Going from TOEFL Essay to College Applicationzinkerz
We’ve been focusing on a lot of important ideas for essay writing lately. From editing to grammar, your average TOEFL preparations and practices contain a lot of the skills necessary for your future English academic and professional career.
From here it might be good to look into some ways you can shift your focus to writing your college application essay, something that may very likely come up before or after your TOEFL exam.
First Steps Taken From TOEFL Tips
As we move into college admissions, one of the first stops is the College Board, makers of the SAT. This is one of the major standardized test used by American students in their preparations for entrance to local and national universities.
As mentioned on their site, similar to our essay planning discussed earlier, brainstorming is an important place to start. Think of your personality traits, strengths and unique experiences. Recommendations are to focus on what makes you unique and interesting.
Be careful not to fall into the trap of writing what you think others what to hear, or using the same rehashed phrases to capture the evaluator’s eye. What you really need to catch their eye, is a new perspective and that can only come from sometime original and personal.
Let it Flow and Let it Go
Other tips that we see from our work on the TOEFL essay are to let your first draft flow without trying to deal with grammar or spelling. Get the ideas out and save the proofreading for another time, or preferably, another person.
As in our TOEFL prep tips, once you’ve written your masterpiece, and edited it to perfection, then it is the time to try to find that friend or teacher who can help take a look at your essay.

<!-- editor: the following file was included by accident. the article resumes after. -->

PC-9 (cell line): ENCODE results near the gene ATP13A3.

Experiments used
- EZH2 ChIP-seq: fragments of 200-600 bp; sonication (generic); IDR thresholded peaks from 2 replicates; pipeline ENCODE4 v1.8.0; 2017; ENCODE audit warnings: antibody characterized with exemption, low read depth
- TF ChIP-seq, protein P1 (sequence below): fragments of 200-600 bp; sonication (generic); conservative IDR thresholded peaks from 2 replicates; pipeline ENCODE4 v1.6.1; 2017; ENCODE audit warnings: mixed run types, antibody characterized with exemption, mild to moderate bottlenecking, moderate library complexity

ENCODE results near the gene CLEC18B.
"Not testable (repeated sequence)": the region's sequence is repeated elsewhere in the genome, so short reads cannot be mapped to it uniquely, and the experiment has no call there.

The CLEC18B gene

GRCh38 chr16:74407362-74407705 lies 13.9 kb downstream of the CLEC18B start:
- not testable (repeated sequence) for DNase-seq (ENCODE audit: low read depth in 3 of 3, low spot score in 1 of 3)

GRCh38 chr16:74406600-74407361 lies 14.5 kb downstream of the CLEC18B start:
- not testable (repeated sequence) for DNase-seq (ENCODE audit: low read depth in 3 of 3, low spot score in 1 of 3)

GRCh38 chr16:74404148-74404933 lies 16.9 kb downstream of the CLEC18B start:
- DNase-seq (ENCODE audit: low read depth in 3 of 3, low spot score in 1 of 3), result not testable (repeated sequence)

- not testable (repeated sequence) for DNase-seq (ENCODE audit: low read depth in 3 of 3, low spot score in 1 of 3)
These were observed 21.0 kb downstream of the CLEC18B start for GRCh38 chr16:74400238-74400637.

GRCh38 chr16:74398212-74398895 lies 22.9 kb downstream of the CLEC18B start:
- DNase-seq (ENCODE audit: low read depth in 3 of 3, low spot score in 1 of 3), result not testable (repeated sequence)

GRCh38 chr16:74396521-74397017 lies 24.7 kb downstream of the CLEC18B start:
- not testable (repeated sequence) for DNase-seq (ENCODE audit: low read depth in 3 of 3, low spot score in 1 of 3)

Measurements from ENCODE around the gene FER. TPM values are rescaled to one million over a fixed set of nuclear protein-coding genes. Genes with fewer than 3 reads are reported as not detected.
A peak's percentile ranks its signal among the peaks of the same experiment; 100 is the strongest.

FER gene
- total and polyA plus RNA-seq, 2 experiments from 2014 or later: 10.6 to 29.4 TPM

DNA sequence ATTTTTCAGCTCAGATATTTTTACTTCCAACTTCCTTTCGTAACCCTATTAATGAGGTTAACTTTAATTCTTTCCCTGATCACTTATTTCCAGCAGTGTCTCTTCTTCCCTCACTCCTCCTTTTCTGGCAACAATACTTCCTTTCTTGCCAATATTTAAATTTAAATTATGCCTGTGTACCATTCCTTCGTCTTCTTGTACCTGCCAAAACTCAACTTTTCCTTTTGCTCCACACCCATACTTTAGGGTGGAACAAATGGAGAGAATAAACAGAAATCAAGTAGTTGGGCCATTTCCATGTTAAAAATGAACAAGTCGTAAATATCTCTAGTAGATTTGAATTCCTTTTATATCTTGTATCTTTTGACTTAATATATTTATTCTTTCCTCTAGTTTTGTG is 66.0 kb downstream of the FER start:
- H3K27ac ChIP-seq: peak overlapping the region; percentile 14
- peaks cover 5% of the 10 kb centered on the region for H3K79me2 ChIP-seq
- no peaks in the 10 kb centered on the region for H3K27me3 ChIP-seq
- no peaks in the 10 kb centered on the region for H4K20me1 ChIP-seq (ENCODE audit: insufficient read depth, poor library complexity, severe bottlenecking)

Getting a second set of eyes, with a good grasp of English of course, will help find the mistakes that are harder to find from your perspective, and the typos spell check can’t see.
Narrate Your Own Story
Part of the task in making your story unique is making it believable, and personal for the person reading it. One thing mentioned in a few places, such as the College Board article mentioned above is to “Show, don’t tell” your story. This could mean including a descriptive anecdote which, when done well, can be an especially inviting opening paragraph.
When describing other traits, or interests be sure to give specific examples, and when possible, with specific people or places mentioned. How did these people, experiences and moments affect you? What did you learn from them and how did they add to your life?
We’ve been focusing on a lot of skills for the TOEFL exam, and while it’s great to get high marks on a test, it’s even better to learn a skill for life.
There are many similarities that we can use in our experiences in our TOEFL test prep to start to work on our college application. Be sure to use them in this next step in your education, and in your life.
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